Tonight’s Tipple: Grand Teton Brewing Company Black Cauldron Imperial Stout

Source: AlcoholReviews.com
Source: AlcoholReviews.com

Grand Teton of Victor, Idaho makes terrific beers. This stout is another one of their “cellar reserves.” It serves up sweet chocolate and roasted notes. Black Cauldron is a really rich brew, a meal unto itself, and a real delight on a cool night. Anyone who enjoys big stouts (like Brooklyn Chocolate Stout and Mackeson XXX) will really dig this beer. (Rating: Excellent)

Read more about it at http://www.grandtetonbrewing.com/BCIS.html.

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Saranac Pale Ale

Source: Saranac.com
Source: Saranac.com

Editor’s note: We’re republishing this review from May 2003 because the old copy still gets so much reader traffic.

We really liked this ale. It was a beer that grabbed the happy middle ground between thin, mass produced lagers that are served ice cold and hearty microbrews and English ales that are poured at a little below room temperature.

We tasted Saranac Pale Ale from 12 ounce longnecks served bone cold. It was a incredibly refreshing, a real lip smacker after a warm day, but offered enough malts and hops to excite our palates. Well done. (Rating: Good)

See if our retailer can send you this brew by clicking here. Otherwise, for more information, surf to http://www.Saranac.com.

 

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Rogue Shakespeare Stout

Editor’s note: We’re republishing this review from April 2003 because the old copy still gets so much reader traffic.

Yummmmm. This black beer is made with Northwest Harrington Klages, Crystal 135-165 and Beeston Chocolate malts, Cascade hops, rolled oats, roasted barley…and water. It’s a tender, robust, delicious stout. Truly tasty, and nicely blending both sweet and bitter notes. Stout lovers are obliged to give this one a sip. (Rating: Very Good)

See if our retailer can send you this brew by surfing to BUY BEER. Otherwise, for more information, surf to http://www.Rogue.com.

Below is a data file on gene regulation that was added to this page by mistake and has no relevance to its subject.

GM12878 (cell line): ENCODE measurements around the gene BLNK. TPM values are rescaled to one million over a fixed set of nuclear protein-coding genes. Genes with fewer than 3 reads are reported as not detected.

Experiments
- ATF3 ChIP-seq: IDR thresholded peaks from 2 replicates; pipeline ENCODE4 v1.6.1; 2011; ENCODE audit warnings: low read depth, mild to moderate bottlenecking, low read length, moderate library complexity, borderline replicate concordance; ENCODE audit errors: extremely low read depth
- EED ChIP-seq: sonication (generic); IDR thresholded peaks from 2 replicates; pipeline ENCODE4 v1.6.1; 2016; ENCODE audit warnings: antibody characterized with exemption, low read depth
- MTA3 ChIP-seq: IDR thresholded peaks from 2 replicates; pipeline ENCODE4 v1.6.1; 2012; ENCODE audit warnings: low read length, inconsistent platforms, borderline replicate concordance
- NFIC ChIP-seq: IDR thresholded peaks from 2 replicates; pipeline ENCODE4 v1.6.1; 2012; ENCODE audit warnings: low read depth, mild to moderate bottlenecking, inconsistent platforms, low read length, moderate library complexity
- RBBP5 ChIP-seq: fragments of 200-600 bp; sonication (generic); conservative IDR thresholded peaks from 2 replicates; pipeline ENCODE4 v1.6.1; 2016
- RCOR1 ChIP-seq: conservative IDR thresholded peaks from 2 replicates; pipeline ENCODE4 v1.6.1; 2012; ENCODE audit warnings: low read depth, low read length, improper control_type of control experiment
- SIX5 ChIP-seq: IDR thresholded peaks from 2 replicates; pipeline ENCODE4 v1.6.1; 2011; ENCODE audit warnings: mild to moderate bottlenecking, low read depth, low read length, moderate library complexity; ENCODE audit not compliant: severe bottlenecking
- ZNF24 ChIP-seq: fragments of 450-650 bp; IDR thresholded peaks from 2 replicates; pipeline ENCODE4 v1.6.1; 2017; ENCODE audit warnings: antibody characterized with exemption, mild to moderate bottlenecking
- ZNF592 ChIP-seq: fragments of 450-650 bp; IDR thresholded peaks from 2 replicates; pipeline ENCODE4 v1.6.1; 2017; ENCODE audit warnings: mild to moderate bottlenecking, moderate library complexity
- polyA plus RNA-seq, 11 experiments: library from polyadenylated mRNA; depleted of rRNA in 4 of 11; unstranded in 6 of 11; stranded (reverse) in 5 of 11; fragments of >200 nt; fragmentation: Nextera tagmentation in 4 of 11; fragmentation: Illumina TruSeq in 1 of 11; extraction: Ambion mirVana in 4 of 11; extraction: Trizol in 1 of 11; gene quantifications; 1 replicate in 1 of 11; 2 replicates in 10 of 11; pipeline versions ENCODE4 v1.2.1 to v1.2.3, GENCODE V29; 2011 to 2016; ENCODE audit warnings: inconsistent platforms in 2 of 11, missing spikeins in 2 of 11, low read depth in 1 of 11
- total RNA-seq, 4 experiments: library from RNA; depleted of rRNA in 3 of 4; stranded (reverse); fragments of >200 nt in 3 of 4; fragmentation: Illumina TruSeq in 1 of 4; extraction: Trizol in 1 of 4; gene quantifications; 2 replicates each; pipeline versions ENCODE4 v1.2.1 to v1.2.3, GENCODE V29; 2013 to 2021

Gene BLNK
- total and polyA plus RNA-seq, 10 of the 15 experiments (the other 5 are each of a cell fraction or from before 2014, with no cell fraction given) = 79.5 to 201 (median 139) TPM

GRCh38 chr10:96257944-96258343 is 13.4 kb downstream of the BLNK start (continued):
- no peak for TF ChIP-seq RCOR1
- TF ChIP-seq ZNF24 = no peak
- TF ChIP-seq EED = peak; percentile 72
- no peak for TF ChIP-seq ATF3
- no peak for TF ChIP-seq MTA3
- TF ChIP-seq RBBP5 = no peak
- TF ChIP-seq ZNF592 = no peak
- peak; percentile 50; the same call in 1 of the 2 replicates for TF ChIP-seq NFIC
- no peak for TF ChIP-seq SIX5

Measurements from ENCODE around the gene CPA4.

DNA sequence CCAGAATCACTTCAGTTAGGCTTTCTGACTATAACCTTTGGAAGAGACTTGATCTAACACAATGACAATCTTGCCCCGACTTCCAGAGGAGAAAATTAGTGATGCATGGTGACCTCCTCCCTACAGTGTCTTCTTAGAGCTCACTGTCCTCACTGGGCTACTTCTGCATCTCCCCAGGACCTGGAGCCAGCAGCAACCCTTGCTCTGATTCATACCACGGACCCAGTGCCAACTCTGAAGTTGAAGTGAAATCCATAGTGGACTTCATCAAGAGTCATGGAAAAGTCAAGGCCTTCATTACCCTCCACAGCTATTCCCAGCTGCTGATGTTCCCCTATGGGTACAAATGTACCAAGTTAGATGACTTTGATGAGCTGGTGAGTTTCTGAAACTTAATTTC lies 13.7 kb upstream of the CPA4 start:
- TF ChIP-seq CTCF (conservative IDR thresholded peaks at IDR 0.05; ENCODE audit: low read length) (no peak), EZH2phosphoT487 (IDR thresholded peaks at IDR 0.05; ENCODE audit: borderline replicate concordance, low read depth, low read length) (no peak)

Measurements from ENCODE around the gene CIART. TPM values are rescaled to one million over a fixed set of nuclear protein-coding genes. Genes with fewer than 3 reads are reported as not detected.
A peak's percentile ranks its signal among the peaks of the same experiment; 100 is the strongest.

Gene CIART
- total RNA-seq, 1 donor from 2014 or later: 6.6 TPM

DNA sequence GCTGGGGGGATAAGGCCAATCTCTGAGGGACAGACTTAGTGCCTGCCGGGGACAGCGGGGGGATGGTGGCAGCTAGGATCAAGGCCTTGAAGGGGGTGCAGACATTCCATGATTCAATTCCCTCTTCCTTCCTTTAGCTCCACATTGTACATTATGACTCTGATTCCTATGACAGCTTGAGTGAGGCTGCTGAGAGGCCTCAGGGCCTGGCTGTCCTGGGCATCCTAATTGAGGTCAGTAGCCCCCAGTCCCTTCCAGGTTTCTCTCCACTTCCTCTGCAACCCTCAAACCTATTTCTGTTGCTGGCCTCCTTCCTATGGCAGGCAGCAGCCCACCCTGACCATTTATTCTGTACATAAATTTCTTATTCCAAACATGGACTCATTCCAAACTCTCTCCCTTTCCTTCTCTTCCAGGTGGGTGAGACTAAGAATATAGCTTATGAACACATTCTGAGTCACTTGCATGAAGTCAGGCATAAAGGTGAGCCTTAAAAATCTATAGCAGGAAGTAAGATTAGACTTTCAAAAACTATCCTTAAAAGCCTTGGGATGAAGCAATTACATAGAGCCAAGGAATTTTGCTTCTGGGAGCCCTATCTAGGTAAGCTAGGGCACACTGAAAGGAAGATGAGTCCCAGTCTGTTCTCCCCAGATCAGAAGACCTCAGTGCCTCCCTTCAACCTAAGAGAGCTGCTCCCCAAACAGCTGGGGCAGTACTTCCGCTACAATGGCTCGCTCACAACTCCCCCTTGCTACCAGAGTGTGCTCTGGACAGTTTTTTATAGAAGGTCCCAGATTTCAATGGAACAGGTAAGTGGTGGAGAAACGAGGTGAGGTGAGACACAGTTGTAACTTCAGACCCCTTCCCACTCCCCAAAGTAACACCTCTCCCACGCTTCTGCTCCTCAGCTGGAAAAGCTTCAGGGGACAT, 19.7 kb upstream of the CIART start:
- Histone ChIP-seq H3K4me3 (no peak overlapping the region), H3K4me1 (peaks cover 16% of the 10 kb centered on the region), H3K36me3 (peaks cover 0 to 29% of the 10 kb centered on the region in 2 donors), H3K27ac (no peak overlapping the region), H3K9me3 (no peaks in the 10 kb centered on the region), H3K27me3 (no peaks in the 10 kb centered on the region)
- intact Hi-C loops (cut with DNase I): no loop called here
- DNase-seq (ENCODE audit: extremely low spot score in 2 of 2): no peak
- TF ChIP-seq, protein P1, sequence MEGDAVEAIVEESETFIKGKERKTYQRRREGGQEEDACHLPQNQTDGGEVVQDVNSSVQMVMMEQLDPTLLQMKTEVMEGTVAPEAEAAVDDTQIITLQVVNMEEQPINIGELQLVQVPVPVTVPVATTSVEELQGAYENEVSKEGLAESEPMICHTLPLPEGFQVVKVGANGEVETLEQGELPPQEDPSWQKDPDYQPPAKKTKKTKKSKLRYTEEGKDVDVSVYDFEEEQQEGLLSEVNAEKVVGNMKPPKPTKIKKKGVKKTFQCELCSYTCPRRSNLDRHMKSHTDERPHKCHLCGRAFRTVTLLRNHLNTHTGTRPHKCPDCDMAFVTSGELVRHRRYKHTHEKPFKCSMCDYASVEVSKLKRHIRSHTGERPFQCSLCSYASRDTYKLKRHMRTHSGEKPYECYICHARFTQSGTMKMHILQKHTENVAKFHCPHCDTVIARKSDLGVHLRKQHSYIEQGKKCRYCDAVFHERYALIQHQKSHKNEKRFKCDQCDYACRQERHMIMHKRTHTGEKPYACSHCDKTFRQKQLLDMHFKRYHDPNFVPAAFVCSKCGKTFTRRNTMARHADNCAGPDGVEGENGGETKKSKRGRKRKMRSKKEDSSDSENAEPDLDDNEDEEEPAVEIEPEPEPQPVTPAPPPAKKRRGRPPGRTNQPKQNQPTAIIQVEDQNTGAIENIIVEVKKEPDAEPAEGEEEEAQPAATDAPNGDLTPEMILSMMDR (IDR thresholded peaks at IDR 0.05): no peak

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Ballantine’s XXX Ale

Ballantine XX AleEditor’s note: We’re republishing this review from April 2003 because the old copy still gets so much reader traffic.

I first learned of Ballantine’s while reading something by Hunter S. Thompson. He seemed to like it (then again, what didn’t he drink).

At the time, I couldn’t find it: beer store guys looked at me like I was asking for some 19th century product. Now, though, it can be found with relative ease, at least in New York City. I won’t kid you: Ballantine’s XXX is a cheap beer. Yet, unlike Hollandia or numerous other thin yellow beers, it has a character all its own. Whatever hops they use (Cascade?) import a dry, sweet bouquet to what would otherwise be a very pedestrian brew. Drink it very cold, for as it warms up it loses its crispness and becomes flabby. (Rating: Good)

Churned out by Pabst, Ballantine XXX goes for $1.10 for a 16 ounce optic lime green can. You can learn a bit more about Ballantine by surfing to this fan site: http://www.jadetech.com/~smallsha/ballantine_ale.htm or the Pabst Ballantine website at http://ballantineale.com/.

 

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Lagunitas Brewing Company Dogtown Pale Ale

Editor’s note: We’re republishing this review from April 2003 because the old copy still gets so much reader traffic.

We came across this one while in dodging junkies and snaggle-toothed street people in downtown San Francisco.

We paid $1.75 for a 12 ounce bottle. Lagunitas (that’s Lah-GOO-KNEE-tuss) is made in Petaluma, California. LBC’s IPA struck us as watery and not quite right, but this pale ale was quite good.

Pretty amber-copper color, a thin head…a nice easy ale that has good flavor, a nice balance between sweet malt and crisp hops, and a finish that bites but softly. Well done. (Rating: Very Good) For further info, contact Lagunitas at http://www.lagunitas.com.

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Jenlain Beer from France

Editor’s note: We’re republishing this review from March 2003 because the old copy still gets so much reader traffic.

Long ago, I tried a French beer. It was a disappointment. I recall asking someone else to taste it. He too thought it was awful. Our attitude, perhaps unfairly, quickly became, “The French ought to stick to wine and cheese.”

The other night I decided to try Jenlain. In New York City, Jenlain is available it in corked champagne bottles for $4 to 5. The label boasted that it was finely crafted, used excellent materials, and so forth. I was hopeful. I poured it and it was deep copper colored with a fat head. It looked beautiful in a burgundy glass. I sipped it- my face bunched up. What the hell? The beer itself wasn’t spoiled or cooked. It just was thin and had a rank flavor that overwhelmed what few pleasant notes there were. Maybe my taster was off. I asked a friend with a near bottomless belly for beer to take a sip. One was enough. We dumped the bottle. (Rating *1/2)

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